The Emirates Group: Well-positioned for the future
The Emirates Group has announced losses for the second time in its 35 year history with H1 2020 revenues plunging to US$ 3.7 billion, down 74 percent versus last year. As the biggest part of the group, Emirates Airline has seen a 75 percent revenue decline, at US$ 3.2 billion. From an operational perspective, Emirates carried only 1.5 million passengers in H1 2020, a figure it would have achieved in just over nine days of normal operations pre-COVID. Another arm of the group, Dnata has not fared better with revenues down by 67 percent to US$ 644 million compared to last year.
With airline groups announcing losses of similar magnitude as a result of the devastating impact of COVID-19 on the global airline industry, the Emirates Group is by no means alone in announcing results of this significance. Competitors such as Air France-KLM Group and Lufthansa Group have seen revenues plummet by 73 and 76 percent respectively within the same period.
Chinese airlines have fared little better with two of the three largest carriers in China, namely Air China and China Eastern, seeing declines of 56 and 57 percent respectively, which can be attributed to an earlier recovery phase for the country. We saw domestic services restarting in April and May, showing a steady recovery in traffic levels due to not only aggressive pricing by airlines to attract customers but also a strong demand for domestic travel. This does not apply to Emirates as its business model is based on “Dubai as a destination of global connectivity” through its hub.
A rare area of improvement that airlines have seen has been in cargo revenues, as a direct result of an increase in demand for air freight during the pandemic period. Dramatic reductions and often complete halt of passenger services has increased cargo capacity demand due to the loss of belly capacity on passenger aircraft. This increase in demand covered not only pure freighter aircraft but, in an industry first, conversion of a large number of passenger aircraft globally to serve as temporary freighters by removal of passenger seats in the cabins.
Emirates itself has seen an increase of 106 percent in cargo yields, despite suffering a decline in its cargo tonnage by 35 percent compared to last year. However, while vaccine centric supply chain logistics will help support this increased demand for cargo capacity, the revenue significance of air cargo is expected to reduce as passenger aircraft with suitable belly capacities return to the skies.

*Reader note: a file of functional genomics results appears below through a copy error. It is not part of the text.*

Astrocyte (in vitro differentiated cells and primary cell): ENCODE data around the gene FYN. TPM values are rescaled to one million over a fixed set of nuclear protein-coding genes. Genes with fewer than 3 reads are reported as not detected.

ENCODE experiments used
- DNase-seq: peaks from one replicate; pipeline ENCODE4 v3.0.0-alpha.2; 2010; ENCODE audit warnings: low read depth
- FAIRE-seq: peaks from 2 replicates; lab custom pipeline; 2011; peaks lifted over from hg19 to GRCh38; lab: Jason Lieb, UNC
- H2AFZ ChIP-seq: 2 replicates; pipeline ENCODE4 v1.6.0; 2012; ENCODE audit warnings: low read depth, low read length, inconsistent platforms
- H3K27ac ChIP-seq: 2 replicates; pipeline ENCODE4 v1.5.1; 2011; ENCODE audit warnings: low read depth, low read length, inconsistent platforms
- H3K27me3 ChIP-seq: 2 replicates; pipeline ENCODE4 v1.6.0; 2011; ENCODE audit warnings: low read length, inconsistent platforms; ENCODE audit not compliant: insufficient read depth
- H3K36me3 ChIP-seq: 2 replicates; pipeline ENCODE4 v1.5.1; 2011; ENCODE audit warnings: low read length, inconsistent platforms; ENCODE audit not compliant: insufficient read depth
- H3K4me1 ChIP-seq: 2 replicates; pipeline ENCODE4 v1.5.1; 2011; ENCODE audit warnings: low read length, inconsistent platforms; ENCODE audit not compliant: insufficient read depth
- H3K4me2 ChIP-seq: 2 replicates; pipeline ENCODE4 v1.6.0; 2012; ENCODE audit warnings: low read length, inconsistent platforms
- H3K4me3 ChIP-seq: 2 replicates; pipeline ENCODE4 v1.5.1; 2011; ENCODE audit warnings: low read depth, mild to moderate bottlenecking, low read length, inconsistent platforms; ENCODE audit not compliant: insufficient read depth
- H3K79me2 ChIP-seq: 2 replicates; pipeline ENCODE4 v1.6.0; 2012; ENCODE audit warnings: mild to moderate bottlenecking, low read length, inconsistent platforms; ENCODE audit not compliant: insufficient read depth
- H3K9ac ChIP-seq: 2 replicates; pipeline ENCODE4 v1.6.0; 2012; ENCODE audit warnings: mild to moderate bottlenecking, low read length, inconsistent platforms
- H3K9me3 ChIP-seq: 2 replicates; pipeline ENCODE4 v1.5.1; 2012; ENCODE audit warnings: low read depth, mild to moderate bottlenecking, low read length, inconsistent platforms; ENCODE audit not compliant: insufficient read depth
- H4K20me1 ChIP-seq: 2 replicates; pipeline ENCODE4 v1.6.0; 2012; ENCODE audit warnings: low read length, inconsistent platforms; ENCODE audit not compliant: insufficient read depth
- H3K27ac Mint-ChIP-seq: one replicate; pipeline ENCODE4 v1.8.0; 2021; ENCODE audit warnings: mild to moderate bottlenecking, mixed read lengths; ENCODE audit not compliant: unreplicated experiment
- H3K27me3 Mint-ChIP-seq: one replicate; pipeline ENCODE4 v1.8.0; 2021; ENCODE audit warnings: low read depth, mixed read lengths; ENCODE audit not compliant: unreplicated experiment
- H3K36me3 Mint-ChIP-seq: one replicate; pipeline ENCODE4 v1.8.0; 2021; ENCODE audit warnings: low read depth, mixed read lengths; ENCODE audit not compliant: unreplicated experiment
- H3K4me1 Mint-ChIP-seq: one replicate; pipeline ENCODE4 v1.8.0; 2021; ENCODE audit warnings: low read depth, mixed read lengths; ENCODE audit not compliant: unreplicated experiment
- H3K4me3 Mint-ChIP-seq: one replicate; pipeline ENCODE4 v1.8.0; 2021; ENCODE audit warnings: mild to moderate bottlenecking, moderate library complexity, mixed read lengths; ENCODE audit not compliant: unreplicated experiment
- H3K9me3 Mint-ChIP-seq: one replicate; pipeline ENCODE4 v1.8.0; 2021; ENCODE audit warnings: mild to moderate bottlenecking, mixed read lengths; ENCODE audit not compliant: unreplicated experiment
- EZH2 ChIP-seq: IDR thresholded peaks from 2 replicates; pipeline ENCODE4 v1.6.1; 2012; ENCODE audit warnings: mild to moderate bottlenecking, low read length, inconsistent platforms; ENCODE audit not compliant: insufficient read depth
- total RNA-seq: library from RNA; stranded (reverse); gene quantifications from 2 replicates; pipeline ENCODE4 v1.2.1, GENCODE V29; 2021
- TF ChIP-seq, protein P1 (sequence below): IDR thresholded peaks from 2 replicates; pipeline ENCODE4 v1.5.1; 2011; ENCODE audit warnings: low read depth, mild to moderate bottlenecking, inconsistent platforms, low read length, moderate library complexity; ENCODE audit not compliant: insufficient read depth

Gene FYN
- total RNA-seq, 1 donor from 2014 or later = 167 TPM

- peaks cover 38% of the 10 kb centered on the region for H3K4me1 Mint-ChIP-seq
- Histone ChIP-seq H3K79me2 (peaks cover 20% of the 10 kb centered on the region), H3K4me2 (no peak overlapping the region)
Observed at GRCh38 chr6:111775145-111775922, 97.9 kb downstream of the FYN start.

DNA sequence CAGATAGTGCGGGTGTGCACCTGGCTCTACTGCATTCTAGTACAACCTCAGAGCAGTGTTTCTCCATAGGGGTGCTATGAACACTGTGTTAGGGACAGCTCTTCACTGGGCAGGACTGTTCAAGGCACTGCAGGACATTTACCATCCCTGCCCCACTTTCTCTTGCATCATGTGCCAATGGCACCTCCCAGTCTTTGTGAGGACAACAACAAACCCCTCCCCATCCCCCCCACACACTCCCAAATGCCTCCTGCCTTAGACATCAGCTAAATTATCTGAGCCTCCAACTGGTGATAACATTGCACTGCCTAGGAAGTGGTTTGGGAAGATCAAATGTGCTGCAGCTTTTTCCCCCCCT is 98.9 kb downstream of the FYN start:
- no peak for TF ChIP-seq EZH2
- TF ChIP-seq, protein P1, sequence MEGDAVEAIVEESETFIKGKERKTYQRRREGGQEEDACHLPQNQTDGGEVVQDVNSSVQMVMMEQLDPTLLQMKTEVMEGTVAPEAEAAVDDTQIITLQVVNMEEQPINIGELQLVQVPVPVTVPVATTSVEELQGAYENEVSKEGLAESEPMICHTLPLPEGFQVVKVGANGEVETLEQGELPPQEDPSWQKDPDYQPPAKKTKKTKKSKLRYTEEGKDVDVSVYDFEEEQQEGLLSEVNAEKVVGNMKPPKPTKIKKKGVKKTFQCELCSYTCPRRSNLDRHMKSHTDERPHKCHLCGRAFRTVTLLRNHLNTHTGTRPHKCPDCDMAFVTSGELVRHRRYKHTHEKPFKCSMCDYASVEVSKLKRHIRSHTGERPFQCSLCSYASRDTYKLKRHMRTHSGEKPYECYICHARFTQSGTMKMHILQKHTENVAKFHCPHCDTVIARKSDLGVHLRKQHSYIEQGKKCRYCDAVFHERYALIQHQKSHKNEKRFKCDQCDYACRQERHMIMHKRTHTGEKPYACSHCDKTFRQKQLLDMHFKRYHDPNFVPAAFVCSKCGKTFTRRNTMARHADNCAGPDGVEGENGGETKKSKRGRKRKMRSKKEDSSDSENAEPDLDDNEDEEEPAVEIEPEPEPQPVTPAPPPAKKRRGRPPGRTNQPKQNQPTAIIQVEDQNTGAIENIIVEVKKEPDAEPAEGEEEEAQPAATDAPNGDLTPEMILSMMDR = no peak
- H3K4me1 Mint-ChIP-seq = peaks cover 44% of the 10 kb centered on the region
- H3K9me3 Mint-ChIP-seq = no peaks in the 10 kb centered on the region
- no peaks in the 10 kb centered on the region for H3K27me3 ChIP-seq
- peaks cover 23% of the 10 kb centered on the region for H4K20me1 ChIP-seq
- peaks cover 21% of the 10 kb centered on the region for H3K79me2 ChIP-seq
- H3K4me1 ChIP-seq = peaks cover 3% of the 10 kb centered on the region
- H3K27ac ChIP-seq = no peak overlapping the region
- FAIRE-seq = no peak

Despite the bleak financial results, the Emirates Group has been proactive in trying to safeguard its future. The group’s efforts have covered a range of areas from cost base reduction to operational planning to meeting existing demand while also positioning for a post-pandemic recovery.
While a return of traffic to pre-COVID levels is not expected before at least 2023, several areas of concern remain for airlines globally from which Emirates too is not immune:
Varying levels of travel restrictions, changing by country
Restrictions on passenger load factors that may be applied by relevant authorities
Speed of traffic recovery with an emphasis on higher-yielding business travel
Dependence on regional and global traffic flows
Revenue Yield performance
Optimised network and fleet to meet the new market conditions
Despite the turbulent times brought on by the pandemic, resulting in more than 40 airlines globally either suspending operations or ceasing altogether, the Emirates Group appears to be well armoured to weather through the current crisis:
Remaining strong cash reserves of US$ 5.6 billion, despite a reduction of US$1.4 billion in H1 2020
A supportive ownership structure with US$ 2 billion secured as equity investment during H1 2020
Steady recovery of operations with the airline already operating to 104 countries, albeit at lower frequency and aircraft sizes
A leaner organisation with a reduced cost base
Furthermore, the group is positioning itself to play a vital role in the global pandemic recovery, having established the world’s first and largest dedicated air cargo hub for COVID-19 vaccines at Dubai World Central. With two-thirds of the world’s population being within an 8 hour flight time from Dubai and the airline’s freighter fleet of B777 aircraft capable of carrying more than 100 tons of cargo over 10 hours of flight time, the group aims to be a critical link in the global pandemic recovery efforts.
With the announcement of new vaccines by Pfizer-BioNTech and Moderna in November and other potential vaccines in development, there is hope that the first signs of recovery will be felt in 2021. This was confirmed by airline stocks rallying by 12 percent in expectation of stronger future bookings following the announcement by Pfizer and BioNTech.
In the meantime, COVID-19 is leading to calls to explore more agile itinerary management for the Aviation and Tourism industries, with them asking, could this push us towards an ‘Amazon model’ of high adaptability, accommodating the changing choices and needs of customers and hosts, Why not?